Greener equities take a hit

‘Greener’ equities, such as those in the FTSE Russell Environmental Technologies 100 index, and the Renewable and Alternative Energy sector, have sold off faster than the market so far this year, reversing strong long-term performance.

‘Investing in the green economy 2022’,  the latest annual update on the green economy from the London Stock Exchange Group’s  index business, FTSE Russell, said the oil and gas sector saw a better performance than the market over 2021, and particularly this year on the back of high oil and gas prices.

The report said: “Although the short-term performance of the environmental markets is currently challenging, it is unclear whether this weak performance will unfold into a longer-term trend, largely because the drivers of the green economy’s strong long-term performance remain: an increasing focus on climate finance, investors becoming increasingly interested in sustainable investment, green taxonomies coming into force and more have not weakened, and they are likely to continue channeling capital towards the low-carbon transition over time.”

Prior to 2022 the FTSE Environmental Opportunities All Share (EOAS) Index, outperformed the FTSE Global All Cap, by 9.7% over the last three years, and 5.9% over the last five years. The index measures the performance of companies with at least 20% of their revenues derived from environmental products and services.

However, the study highlighted that although the whole green economy has outperformed the market over the last two decades, some green sectors are outperforming others, particularly over the long run and since 2019. Therefore, sustainability-focused investors need to understand the diverse investment characteristics of different green sectors, subsectors and activities.

FTSE Russell Green Revenue data is derived from information disclosed by companies to measure green revenues for over 16,000 equities. If detailed disclosures are lacking, FTSE Russell uses additional data (such as product volumes) to produce bottom-up estimates of revenues from each green activity for each company.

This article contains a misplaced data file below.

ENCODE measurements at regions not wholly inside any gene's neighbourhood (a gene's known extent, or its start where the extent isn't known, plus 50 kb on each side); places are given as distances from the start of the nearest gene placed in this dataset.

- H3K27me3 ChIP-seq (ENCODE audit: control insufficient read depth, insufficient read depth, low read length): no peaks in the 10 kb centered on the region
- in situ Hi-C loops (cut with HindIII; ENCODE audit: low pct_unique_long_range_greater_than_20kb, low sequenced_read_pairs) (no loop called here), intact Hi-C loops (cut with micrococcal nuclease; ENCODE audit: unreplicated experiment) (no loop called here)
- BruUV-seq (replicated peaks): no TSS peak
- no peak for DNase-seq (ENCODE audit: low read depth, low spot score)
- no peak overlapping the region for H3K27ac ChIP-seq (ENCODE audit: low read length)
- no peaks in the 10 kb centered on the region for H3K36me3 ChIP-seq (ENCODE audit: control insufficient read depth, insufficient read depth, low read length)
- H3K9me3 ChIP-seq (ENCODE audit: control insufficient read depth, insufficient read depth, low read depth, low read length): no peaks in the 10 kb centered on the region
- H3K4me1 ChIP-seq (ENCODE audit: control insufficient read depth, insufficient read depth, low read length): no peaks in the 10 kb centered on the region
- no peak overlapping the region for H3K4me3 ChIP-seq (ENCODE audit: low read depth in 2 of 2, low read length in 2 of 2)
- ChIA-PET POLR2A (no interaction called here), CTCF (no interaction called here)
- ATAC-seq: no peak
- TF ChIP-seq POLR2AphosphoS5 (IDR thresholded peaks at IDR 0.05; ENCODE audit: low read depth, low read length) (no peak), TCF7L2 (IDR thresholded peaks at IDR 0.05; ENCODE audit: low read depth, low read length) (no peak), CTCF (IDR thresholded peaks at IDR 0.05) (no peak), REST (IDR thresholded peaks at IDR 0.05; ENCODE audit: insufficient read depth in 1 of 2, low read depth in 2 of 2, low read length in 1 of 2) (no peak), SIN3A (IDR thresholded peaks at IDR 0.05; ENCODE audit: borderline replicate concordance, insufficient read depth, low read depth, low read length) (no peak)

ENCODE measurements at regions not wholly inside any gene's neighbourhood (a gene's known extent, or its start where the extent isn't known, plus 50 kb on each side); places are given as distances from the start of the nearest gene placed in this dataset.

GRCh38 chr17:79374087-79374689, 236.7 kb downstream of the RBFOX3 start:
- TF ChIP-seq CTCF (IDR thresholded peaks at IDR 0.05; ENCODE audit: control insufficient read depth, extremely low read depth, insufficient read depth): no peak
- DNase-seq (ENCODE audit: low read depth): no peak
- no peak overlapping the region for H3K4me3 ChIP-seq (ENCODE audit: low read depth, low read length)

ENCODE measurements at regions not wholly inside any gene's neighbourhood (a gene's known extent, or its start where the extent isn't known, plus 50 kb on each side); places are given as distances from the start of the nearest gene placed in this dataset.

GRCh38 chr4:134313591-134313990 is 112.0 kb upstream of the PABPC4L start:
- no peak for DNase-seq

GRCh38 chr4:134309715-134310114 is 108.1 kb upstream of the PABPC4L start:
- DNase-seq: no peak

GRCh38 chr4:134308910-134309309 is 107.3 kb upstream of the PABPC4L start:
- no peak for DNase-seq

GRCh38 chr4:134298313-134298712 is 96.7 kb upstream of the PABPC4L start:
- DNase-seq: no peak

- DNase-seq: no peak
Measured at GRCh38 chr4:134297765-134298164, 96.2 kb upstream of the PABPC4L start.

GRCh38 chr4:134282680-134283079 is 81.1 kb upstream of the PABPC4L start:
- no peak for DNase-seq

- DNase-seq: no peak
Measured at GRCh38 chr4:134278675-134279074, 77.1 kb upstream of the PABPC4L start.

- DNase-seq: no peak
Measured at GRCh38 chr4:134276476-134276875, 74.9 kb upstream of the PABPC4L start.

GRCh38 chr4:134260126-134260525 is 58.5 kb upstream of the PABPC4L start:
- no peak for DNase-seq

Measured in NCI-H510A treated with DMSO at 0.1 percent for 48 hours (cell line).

The data captures 133 types of green products and services, in alignment with the EU Taxonomy but also goes beyond to cover areas such as waste management and pollution control. Energy management and efficiency represents 39% of the green economy, while transport equipment is the second largest green sector at 20%.

The green economy has grown at an annual compound rate of approximately 14% over the last 12 years. FTSE Russell said the green economy would be the fifth largest industry, comparable in size to the fossil fuel sector, as it has a market capitalisation of more than $7 trillion and makes up 7.1% of global equity markets.

“Future growth estimates imply the green economy could become the first or second largest industry,” added the report.

However, the green economy needs to grow from 7% of the global economy  to between 16% and 25% by 2050 to achieve a Net Zero climate target. FTSE Russell said: Much of the capital driving this growth will be channeled toward sectors conventionally thought of green, such as renewable energy and energy management and efficiency, but other sectors will also have a significant role to play, such as food and agriculture, which itself is a large source and potential sink of greenhouse gas emissions.”

©Markets Media Europe 2022

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